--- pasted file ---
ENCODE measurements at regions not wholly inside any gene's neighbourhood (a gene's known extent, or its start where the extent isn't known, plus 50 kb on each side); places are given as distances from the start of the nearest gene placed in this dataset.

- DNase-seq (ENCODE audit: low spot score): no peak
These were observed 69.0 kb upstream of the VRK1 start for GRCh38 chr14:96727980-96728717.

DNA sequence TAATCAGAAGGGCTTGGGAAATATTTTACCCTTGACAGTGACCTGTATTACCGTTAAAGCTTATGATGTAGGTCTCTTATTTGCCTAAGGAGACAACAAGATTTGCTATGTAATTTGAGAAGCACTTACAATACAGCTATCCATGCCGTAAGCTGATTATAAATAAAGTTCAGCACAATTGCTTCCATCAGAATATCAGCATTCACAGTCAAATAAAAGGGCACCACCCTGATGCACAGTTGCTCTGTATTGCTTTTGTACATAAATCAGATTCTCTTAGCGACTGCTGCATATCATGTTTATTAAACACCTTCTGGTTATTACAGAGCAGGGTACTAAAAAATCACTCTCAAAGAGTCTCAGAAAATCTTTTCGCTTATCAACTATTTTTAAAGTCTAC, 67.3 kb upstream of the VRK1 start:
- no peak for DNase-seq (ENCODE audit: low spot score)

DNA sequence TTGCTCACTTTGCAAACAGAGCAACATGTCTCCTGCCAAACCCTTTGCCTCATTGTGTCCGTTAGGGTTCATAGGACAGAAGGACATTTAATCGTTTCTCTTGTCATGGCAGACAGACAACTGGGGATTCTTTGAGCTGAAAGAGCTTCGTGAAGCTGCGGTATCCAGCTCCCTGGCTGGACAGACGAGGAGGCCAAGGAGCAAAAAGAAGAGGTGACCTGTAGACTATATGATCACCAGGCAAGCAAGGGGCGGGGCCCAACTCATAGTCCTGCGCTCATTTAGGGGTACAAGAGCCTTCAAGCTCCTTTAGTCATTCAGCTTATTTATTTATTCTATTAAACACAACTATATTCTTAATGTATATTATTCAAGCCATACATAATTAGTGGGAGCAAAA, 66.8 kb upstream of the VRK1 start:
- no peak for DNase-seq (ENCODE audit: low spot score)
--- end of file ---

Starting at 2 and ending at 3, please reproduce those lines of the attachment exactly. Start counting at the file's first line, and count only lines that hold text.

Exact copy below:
- DNase-seq (ENCODE audit: low spot score): no peak
These were observed 69.0 kb upstream of the VRK1 start for GRCh38 chr14:96727980-96728717.